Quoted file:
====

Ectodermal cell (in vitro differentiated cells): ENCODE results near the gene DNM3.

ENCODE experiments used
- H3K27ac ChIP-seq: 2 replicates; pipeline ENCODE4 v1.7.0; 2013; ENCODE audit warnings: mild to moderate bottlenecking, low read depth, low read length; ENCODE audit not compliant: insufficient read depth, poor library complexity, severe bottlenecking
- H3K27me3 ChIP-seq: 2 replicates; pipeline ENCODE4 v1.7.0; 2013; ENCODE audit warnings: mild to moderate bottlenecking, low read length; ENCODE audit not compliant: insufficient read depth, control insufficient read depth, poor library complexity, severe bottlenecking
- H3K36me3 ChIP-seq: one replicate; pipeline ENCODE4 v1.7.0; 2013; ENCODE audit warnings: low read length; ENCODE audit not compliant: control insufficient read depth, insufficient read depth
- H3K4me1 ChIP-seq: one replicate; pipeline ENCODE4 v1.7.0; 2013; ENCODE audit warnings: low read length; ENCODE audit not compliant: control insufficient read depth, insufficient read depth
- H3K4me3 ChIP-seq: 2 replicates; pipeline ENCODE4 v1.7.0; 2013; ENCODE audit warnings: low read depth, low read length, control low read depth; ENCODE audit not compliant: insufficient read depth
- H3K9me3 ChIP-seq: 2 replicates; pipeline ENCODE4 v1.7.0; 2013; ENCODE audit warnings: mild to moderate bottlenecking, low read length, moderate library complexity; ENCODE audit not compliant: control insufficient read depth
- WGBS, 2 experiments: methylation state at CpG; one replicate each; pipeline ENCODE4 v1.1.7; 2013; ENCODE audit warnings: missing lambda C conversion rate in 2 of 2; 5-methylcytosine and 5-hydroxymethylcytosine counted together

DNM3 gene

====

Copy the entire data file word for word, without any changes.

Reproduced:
Ectodermal cell (in vitro differentiated cells): ENCODE results near the gene DNM3.

ENCODE experiments used
- H3K27ac ChIP-seq: 2 replicates; pipeline ENCODE4 v1.7.0; 2013; ENCODE audit warnings: mild to moderate bottlenecking, low read depth, low read length; ENCODE audit not compliant: insufficient read depth, poor library complexity, severe bottlenecking
- H3K27me3 ChIP-seq: 2 replicates; pipeline ENCODE4 v1.7.0; 2013; ENCODE audit warnings: mild to moderate bottlenecking, low read length; ENCODE audit not compliant: insufficient read depth, control insufficient read depth, poor library complexity, severe bottlenecking
- H3K36me3 ChIP-seq: one replicate; pipeline ENCODE4 v1.7.0; 2013; ENCODE audit warnings: low read length; ENCODE audit not compliant: control insufficient read depth, insufficient read depth
- H3K4me1 ChIP-seq: one replicate; pipeline ENCODE4 v1.7.0; 2013; ENCODE audit warnings: low read length; ENCODE audit not compliant: control insufficient read depth, insufficient read depth
- H3K4me3 ChIP-seq: 2 replicates; pipeline ENCODE4 v1.7.0; 2013; ENCODE audit warnings: low read depth, low read length, control low read depth; ENCODE audit not compliant: insufficient read depth
- H3K9me3 ChIP-seq: 2 replicates; pipeline ENCODE4 v1.7.0; 2013; ENCODE audit warnings: mild to moderate bottlenecking, low read length, moderate library complexity; ENCODE audit not compliant: control insufficient read depth
- WGBS, 2 experiments: methylation state at CpG; one replicate each; pipeline ENCODE4 v1.1.7; 2013; ENCODE audit warnings: missing lambda C conversion rate in 2 of 2; 5-methylcytosine and 5-hydroxymethylcytosine counted together

DNM3 gene